Following years of delays, Ubisoft’s upcoming Skull and Bones has had extensive coverage over the past month. A lengthy interview with game director Ryan Barnard now reveals a few juicy titbits, just enough to wet the beak as we anticipate the game’s launch.
The interview was conducted by Heidi Nichols of TrueAchievements, revealing a few key details not touched upon in the plethora of trailers received since July. Most importantly, Barnard has confirmed that Skull and Bones will not be a story driven game, relying on player exploration in lieu of an extensive single-player campaign.
In fairness, Skull and Bones was announced as a live service title, so the news is not that surprising to some, but there was hope that there would be some semblance of a storyline to – at the very least – inspire our swashbuckling antics across the open seas.
“We have narrative pieces — in the game, you’ll meet important NPCs called Kingpins which have their own stories that you’ll learn as you develop rapport with them by taking on contracts with them. There is an underlying story to the game with which we build the entire world lore, but that’s not the main focus,” says Barnard.
“We want players to create their own stories and be able to choose the type of pirate they want to be. That being said, what drives you through the progression system which we call Infamy, is the fact that you will gain access to blueprints in the game which will give you different types of ships, weapons, and armours, and you’ll need those as you move and explore around the world to be effective against new foes”
Some positives to take away; the game map will at the very least cover the coasts of Africa to the East Indies and each region will have its own unique weather and ecosystems. The world will be littered with enemy ships and rogue wildlife encounters, as well as dynamic events. These events will grant the player opportunity to raise their infamy.
“For instance, let’s say you’re doing a contract where you’ve got to sail from Sainte-Anne to a distant outpost. And along the way, you might meet a merchant who is afraid and needs protection… or it could be just a battle where one of the factions is attacking a settlement and you can either defend the settlement or you can join in as a player,” reveals Barnard.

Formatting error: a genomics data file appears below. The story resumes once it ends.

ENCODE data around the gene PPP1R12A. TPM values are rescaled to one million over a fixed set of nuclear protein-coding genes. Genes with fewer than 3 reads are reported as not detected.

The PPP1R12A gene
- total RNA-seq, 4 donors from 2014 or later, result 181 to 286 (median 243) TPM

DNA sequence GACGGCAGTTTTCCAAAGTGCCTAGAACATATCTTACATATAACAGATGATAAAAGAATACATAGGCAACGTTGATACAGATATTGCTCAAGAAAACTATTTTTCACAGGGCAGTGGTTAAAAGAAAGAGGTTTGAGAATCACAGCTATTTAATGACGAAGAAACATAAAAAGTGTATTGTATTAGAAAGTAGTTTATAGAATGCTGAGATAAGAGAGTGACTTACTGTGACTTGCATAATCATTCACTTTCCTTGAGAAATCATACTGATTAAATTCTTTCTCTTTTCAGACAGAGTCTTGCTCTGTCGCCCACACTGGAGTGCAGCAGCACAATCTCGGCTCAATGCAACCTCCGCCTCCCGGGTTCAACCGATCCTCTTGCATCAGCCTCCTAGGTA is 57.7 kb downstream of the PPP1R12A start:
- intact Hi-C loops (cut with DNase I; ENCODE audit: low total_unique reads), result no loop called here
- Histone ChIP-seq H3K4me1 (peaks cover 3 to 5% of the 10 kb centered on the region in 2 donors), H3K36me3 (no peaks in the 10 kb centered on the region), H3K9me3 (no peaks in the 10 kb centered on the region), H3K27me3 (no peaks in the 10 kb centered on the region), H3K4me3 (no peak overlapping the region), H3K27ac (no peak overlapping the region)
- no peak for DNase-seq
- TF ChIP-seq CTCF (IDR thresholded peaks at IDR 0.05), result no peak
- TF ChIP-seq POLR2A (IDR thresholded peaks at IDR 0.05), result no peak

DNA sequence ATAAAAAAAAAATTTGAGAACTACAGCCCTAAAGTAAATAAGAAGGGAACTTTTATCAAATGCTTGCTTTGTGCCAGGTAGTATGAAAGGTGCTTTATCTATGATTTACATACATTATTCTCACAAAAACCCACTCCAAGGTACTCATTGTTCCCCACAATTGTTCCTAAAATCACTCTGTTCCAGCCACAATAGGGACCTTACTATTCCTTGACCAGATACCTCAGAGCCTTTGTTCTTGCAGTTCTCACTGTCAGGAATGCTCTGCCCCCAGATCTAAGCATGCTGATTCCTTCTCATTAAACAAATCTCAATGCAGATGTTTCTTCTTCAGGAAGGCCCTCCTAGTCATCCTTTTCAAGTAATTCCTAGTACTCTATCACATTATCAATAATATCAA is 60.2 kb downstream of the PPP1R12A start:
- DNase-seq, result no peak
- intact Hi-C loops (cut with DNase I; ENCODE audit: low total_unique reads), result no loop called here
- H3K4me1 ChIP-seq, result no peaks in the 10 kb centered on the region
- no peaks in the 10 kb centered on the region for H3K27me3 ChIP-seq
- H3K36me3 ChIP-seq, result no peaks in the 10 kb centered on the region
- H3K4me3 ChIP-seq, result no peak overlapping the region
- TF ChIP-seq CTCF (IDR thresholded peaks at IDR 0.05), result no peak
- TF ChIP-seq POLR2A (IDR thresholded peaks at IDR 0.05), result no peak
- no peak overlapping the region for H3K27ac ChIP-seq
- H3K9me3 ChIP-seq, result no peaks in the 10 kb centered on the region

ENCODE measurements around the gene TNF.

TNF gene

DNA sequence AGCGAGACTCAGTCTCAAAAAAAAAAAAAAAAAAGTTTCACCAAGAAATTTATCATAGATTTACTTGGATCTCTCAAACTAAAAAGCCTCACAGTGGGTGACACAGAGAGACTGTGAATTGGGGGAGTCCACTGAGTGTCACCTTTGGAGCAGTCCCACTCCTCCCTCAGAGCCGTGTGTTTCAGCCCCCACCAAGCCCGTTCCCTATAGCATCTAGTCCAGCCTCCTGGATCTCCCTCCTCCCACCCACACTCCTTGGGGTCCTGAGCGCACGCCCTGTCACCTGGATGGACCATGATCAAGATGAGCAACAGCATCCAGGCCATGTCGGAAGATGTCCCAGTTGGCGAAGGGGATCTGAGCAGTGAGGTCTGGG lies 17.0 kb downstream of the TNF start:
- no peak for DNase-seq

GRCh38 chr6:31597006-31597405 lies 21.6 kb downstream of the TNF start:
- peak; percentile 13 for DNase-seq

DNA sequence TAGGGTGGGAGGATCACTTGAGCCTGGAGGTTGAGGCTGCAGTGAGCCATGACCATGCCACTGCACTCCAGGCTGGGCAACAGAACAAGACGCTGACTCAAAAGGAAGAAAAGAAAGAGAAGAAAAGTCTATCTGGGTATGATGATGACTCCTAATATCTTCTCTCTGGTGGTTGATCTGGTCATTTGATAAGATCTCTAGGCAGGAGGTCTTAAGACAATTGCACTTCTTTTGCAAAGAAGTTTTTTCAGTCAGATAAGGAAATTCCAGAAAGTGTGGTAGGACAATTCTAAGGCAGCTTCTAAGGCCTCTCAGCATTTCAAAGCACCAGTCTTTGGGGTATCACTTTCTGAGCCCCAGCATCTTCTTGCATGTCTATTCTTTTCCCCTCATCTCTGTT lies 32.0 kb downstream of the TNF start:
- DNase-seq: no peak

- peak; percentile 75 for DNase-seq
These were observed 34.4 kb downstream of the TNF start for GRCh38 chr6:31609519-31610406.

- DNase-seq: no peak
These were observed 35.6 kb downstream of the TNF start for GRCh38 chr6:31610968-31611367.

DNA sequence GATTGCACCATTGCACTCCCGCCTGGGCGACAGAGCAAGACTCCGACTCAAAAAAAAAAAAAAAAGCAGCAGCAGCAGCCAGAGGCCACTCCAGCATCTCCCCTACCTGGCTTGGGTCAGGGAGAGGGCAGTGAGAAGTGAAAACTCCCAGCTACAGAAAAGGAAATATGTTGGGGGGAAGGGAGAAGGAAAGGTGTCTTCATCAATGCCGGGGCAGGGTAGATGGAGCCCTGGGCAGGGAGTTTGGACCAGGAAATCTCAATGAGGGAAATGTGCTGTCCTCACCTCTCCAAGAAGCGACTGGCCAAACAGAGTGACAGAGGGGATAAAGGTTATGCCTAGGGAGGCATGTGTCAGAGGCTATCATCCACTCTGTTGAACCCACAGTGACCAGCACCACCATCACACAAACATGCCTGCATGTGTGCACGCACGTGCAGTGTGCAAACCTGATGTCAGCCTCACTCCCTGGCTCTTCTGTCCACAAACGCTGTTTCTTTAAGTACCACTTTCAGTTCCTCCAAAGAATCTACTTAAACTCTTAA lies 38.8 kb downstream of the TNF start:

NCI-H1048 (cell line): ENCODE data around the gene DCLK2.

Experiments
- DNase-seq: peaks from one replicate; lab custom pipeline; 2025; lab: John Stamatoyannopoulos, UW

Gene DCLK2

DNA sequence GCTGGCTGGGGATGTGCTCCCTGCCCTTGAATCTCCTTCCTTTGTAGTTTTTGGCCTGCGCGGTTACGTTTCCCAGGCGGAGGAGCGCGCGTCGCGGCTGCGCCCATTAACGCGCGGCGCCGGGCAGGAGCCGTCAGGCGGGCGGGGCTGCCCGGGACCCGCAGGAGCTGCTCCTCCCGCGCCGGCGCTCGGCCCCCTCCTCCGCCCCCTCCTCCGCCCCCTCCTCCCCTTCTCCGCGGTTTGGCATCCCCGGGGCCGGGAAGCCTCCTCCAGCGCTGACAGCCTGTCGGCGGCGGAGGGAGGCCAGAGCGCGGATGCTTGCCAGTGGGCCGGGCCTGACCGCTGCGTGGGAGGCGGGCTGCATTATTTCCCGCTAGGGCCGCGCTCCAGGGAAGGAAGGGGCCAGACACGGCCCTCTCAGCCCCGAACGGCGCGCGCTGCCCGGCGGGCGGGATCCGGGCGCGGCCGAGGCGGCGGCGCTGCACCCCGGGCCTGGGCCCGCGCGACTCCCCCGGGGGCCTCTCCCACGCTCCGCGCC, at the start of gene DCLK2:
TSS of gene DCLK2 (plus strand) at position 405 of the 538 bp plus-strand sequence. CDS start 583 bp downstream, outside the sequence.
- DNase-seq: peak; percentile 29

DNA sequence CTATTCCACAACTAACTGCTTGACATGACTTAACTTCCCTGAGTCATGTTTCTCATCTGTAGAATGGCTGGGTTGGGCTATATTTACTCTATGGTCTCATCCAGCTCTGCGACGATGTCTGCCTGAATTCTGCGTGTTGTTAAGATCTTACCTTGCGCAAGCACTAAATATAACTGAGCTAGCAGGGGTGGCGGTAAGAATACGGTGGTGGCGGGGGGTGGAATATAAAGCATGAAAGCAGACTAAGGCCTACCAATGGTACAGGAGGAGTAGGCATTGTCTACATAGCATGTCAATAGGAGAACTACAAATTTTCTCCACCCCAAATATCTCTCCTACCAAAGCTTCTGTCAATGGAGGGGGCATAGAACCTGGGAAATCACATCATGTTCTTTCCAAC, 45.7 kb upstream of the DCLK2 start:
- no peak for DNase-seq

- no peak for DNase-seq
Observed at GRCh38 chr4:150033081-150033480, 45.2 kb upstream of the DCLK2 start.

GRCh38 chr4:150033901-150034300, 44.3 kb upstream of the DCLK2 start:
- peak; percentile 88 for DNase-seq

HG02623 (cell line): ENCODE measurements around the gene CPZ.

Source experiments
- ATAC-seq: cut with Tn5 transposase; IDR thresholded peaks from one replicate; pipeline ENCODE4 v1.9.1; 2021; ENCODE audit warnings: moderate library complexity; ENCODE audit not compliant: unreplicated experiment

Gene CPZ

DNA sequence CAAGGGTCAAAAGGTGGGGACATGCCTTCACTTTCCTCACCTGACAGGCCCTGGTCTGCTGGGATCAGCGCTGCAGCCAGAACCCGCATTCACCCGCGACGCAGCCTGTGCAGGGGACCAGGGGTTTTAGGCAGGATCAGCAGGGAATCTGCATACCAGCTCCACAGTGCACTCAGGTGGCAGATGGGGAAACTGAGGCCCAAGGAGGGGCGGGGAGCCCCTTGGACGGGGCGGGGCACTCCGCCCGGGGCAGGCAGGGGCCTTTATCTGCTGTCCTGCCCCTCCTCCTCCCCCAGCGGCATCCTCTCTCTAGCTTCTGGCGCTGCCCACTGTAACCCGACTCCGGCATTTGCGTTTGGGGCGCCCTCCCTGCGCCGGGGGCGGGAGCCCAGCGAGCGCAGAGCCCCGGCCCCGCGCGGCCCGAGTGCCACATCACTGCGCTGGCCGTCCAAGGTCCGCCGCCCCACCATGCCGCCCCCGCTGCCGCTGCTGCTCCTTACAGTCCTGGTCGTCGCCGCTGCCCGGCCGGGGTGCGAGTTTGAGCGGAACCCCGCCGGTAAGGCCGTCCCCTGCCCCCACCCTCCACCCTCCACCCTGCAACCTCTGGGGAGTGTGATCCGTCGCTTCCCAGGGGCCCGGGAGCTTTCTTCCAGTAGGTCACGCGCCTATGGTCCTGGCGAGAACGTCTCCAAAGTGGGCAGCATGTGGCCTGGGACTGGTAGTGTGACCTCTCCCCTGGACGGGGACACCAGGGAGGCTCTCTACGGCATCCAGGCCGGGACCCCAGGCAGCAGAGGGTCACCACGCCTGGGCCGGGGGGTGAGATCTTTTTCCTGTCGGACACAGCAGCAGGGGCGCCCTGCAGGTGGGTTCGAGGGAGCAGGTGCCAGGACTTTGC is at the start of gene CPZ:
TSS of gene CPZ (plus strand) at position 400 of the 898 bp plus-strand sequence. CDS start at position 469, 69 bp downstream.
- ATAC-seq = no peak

Additionally, though combat will remain in the ocean, there are some on-foot exploration bits to discover in the form of outposts, dens, and most importantly hidden treasure.
“There are many different outposts to discover as a player,” Barnard says. “They all have encampments, sometimes multiple encampments even, which rotate through a system we have. So, for instance, there might be a certain faction one day and the next day be, you know, rogue pirates instead. This was part of how we wanted to ensure that the world changes and feel alive… treasure hunts are one of the things that will only occur at an outpost when you have finally discovered the location of that hidden treasure.”.
One thing that I would personally like to see (or hear) are sea shanties. In AC: Black Flag it was one of the most wonderful feelings listening to your crew bellow out an old school shanty as you sailed across the vast open seas. It made the world feel alive, especially in times when you wanted to avoid naval combat and sail endlessly. The feature proved so popular in fact, that Ubisoft hid a specific Easter egg in AC: Syndicate featuring a piano puzzle in the memory “Playing It by Ear” using the tune of “Lowlands Away.” It gave me instant chills and made me want to go back and play Black Flag all over again.
Skull and Bones sets sail this November 8, and even though there is no single-player campaign to discover, we’re still intrigued to see how Ubisoft’s swashbuckling affair compares to popular PVE-styled pirate adventure, Sea of Thieves. Until then, “Oh Watch on deck, oh Watch ahoy! Lowlands Away!”